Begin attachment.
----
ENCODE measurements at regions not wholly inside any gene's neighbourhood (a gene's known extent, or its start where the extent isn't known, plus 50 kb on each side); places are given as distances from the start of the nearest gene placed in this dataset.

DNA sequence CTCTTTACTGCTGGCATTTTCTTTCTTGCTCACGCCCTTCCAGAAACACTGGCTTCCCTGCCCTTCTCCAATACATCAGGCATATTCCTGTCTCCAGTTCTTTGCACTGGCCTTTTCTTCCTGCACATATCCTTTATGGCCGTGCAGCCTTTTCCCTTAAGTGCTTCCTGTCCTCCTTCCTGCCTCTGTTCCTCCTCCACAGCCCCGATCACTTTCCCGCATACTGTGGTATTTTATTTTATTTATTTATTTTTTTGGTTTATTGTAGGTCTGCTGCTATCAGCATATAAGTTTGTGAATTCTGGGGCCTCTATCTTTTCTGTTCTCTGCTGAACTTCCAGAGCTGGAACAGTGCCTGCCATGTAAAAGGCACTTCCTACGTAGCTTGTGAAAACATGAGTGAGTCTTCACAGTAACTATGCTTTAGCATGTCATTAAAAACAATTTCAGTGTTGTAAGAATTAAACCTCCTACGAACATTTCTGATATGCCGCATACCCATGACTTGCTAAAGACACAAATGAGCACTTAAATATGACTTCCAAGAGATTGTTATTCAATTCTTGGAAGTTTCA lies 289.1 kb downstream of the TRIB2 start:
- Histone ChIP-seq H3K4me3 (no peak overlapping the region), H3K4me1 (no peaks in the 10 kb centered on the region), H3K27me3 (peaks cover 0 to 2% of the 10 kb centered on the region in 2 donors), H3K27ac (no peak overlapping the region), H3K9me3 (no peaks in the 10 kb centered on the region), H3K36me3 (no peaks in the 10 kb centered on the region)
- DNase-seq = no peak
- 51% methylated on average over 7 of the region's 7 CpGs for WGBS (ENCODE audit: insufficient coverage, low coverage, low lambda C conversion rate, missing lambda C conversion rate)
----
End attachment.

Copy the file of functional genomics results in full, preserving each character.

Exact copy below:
ENCODE measurements at regions not wholly inside any gene's neighbourhood (a gene's known extent, or its start where the extent isn't known, plus 50 kb on each side); places are given as distances from the start of the nearest gene placed in this dataset.

DNA sequence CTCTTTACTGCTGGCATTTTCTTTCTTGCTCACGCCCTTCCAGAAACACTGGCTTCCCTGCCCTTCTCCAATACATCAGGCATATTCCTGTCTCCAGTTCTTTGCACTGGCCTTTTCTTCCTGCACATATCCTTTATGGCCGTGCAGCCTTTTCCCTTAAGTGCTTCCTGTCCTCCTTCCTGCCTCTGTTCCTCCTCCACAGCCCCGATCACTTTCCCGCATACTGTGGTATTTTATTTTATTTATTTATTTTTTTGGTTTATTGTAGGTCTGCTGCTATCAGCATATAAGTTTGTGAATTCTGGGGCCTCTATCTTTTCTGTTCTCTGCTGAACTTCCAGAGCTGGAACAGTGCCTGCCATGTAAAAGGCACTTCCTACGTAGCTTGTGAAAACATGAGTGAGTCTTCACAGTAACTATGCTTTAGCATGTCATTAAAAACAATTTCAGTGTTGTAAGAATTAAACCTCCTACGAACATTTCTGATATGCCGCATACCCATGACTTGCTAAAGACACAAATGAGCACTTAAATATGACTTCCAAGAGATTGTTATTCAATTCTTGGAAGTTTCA lies 289.1 kb downstream of the TRIB2 start:
- Histone ChIP-seq H3K4me3 (no peak overlapping the region), H3K4me1 (no peaks in the 10 kb centered on the region), H3K27me3 (peaks cover 0 to 2% of the 10 kb centered on the region in 2 donors), H3K27ac (no peak overlapping the region), H3K9me3 (no peaks in the 10 kb centered on the region), H3K36me3 (no peaks in the 10 kb centered on the region)
- DNase-seq = no peak
- 51% methylated on average over 7 of the region's 7 CpGs for WGBS (ENCODE audit: insufficient coverage, low coverage, low lambda C conversion rate, missing lambda C conversion rate)